Changes don’t occur just because we say we are going to do something. Reaching goals and doing something worthwhile with our lives takes action and commitment.
The New Year is always a time for making resolutions and setting goals. However, changes don’t occur just because we say we are going to do something. Reaching goals and doing something worthwhile with our lives takes action and commitment.
The strength to make changes in our lives has to come from deep within the very core of our beings, and if we don’t believe in ourselves, if we don’t have faith in the persons we are, we will never be able to reach our potentials.
A few years ago, I read an interview that Oprah Winfrey did with Sidney Poitier, the legendary actor and director. In the interview, he talked about how his most significant life challenge has been to be his person. Poitier was the youngest of seven children and he lived with his parents, who were tomato farmers, on Cat Island in the Bahamas.
They lived in extreme poverty with no running water or electricity. At the age of 15, he decided to live with his older brother in Miami, Florida with no education. Shortly after his arrival in Miami, he had an encounter with the Ku Klux Klan. Until that point in his life Poitier had never defined himself as a black man. On Cat Island, there had only been 1000 people – two of them were white. One was a doctor and the other was the daughter of a shopkeeper. It never dawned on him that they were white; to him white was just a word used to describe a person, just like the word short or tall.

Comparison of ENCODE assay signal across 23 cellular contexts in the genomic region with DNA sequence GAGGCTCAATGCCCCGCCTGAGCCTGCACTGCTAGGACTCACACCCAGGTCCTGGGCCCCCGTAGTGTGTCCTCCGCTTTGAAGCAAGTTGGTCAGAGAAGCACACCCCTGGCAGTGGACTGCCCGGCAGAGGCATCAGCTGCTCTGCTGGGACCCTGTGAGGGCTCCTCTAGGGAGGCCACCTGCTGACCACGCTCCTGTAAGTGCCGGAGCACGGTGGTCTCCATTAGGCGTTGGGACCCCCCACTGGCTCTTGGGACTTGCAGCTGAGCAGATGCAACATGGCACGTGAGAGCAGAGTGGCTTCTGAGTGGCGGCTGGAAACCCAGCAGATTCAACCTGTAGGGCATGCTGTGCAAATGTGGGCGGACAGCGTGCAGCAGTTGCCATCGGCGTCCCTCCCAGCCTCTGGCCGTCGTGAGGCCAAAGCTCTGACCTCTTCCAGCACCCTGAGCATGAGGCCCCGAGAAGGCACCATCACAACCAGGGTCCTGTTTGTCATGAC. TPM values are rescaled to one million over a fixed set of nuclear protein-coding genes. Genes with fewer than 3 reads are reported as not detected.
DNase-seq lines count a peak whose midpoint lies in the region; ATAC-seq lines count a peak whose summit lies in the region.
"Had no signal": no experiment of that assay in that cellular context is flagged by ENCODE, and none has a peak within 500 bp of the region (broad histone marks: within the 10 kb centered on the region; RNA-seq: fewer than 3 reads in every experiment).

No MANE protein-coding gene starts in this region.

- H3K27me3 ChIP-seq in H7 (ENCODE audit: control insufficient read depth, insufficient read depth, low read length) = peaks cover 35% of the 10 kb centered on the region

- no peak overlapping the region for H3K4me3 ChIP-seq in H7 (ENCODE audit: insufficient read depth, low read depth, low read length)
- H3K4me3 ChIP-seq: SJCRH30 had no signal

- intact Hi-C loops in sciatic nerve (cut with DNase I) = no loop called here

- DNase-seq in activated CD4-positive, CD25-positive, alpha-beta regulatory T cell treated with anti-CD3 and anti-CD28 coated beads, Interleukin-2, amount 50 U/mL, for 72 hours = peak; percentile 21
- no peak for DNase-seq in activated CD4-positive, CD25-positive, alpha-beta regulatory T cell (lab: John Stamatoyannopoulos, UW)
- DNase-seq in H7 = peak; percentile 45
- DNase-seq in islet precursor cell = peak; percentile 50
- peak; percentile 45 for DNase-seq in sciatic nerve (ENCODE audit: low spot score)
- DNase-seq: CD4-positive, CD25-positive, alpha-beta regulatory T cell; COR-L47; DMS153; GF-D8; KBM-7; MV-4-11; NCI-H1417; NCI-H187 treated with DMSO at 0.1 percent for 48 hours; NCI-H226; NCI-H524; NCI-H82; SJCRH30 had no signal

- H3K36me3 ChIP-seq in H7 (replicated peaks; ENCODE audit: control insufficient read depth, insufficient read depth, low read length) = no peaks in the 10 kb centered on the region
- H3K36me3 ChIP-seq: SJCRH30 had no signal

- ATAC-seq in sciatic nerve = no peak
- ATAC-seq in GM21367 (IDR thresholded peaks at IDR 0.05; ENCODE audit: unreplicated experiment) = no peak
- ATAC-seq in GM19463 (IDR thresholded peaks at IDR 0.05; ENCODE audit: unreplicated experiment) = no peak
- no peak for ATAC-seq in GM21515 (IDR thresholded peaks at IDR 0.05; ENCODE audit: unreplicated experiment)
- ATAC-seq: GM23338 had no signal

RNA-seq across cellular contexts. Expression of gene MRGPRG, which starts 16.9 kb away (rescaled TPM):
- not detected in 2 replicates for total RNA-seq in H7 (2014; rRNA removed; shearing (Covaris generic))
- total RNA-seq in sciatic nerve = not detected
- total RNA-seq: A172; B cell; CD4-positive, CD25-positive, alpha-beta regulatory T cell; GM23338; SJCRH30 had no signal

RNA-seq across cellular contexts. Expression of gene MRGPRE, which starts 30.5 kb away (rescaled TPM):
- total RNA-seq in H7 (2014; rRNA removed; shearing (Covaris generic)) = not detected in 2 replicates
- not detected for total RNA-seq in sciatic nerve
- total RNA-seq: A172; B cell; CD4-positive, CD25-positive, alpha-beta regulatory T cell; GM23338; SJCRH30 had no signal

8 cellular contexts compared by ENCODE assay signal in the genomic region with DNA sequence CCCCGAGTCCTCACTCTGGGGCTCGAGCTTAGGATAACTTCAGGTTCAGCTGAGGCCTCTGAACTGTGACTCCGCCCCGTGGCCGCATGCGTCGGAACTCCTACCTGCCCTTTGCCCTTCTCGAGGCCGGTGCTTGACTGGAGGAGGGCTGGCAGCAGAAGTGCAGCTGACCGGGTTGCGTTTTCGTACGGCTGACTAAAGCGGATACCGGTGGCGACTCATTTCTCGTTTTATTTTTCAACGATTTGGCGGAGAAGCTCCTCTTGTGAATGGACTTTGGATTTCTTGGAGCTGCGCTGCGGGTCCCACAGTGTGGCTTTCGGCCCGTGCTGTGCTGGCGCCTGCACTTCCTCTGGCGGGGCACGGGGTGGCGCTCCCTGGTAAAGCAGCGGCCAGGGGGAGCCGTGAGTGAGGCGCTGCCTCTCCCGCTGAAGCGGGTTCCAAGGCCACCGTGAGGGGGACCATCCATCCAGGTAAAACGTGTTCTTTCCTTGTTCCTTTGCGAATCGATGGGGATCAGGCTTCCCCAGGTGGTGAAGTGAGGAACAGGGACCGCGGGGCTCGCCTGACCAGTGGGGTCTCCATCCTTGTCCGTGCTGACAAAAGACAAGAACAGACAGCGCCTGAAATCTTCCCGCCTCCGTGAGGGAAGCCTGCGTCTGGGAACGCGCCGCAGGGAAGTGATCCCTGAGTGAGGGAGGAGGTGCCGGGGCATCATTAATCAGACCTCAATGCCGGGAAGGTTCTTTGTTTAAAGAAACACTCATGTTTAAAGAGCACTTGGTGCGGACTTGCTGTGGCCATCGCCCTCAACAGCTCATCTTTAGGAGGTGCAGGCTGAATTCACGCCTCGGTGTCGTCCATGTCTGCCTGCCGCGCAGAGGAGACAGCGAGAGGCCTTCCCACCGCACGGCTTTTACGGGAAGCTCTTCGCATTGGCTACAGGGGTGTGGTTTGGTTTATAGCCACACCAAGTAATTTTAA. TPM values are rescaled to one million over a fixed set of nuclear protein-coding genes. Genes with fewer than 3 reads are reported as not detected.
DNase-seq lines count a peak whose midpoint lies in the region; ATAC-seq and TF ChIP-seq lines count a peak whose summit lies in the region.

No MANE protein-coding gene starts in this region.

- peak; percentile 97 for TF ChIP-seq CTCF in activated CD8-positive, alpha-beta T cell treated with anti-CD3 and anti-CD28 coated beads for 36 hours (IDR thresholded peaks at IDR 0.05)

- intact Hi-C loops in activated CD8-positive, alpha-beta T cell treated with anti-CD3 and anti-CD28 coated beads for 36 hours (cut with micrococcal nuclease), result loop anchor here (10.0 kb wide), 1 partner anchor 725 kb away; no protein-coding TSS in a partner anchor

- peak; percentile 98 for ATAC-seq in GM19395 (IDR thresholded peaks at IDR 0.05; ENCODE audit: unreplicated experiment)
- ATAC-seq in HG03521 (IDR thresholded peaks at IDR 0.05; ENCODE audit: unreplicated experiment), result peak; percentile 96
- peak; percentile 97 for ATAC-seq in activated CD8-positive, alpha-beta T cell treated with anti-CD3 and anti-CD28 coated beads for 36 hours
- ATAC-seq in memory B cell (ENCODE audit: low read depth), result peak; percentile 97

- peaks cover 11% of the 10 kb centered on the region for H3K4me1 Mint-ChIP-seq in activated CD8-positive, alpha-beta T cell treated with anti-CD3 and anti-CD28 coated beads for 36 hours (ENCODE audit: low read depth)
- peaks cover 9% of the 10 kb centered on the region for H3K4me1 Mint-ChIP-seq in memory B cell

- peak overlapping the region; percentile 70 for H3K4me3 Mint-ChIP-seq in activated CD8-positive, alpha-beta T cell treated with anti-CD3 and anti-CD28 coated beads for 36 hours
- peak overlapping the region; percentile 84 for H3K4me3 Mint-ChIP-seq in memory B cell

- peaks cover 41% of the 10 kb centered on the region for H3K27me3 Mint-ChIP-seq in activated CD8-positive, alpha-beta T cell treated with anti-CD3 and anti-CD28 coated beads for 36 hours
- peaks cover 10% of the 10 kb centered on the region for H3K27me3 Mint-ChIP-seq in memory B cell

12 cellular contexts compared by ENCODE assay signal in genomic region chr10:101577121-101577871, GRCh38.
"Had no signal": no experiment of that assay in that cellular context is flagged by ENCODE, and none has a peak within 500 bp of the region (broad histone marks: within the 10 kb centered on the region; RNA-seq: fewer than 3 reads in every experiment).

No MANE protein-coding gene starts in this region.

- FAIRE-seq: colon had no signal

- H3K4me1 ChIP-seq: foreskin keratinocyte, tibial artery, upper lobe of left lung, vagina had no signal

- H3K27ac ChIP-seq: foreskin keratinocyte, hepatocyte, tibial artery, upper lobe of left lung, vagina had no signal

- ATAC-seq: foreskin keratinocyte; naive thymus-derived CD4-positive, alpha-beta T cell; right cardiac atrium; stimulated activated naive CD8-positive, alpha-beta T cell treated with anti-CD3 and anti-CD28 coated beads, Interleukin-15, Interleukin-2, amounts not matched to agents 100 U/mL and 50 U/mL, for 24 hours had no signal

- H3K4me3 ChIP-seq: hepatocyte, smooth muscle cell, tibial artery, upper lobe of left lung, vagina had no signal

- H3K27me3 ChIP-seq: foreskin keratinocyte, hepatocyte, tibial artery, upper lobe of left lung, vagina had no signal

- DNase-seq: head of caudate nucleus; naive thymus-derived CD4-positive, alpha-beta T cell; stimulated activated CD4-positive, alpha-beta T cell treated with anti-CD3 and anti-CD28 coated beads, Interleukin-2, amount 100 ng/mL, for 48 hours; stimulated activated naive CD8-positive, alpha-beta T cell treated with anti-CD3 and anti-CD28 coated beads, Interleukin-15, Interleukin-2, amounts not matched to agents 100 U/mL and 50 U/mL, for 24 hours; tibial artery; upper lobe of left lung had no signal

When Poitier was growing up, no one ever told him that he would encounter things out there in the real world that were not friendly to blacks once he left the island. In Florida, he heard for the first time in his life that there were different values for blacks than for whites, and in that place, he was not the person he thought he was.
However, even though he was only 15 years old, he knew who Poitier was, and he believed in himself. When Poitier began acting in Hollywood, he promised himself that he would never play any role that negated blacks. He decided this because he knew what his parents expected of him and what he expected of himself.
Poitier always wanted to walk through life as his own man, the way he’d always seen his father live. Poitier’s father was a poor man, but he did astonishing things. His father lived with dignity, although it was hard at times because people tended to value a person by what he had – if he had nothing, he had no respect.
Poitier gives credit to his mother for the way he turned out. She lived long enough to watch him be the first black person to receive an Oscar for best actor.
Sidney Poitier has never allowed his life to be defined in terms of race.
He believes that if we don’t look at the big picture of life, then our view will narrow to what is constantly fed to us.
We become what we believe and we all need to understand who we are to reach our potential. We can’t reach our potential unless we believe in what we are doing unless we truly want to commit to reach that goal.
Socrates said that the shortest and surest way to live with honor in the world is to be what we would appear to be in reality. The most essential thing in life is to accept how we are and never to allow anyone to change us. Only then will we enjoy the simplicity of being ourselves.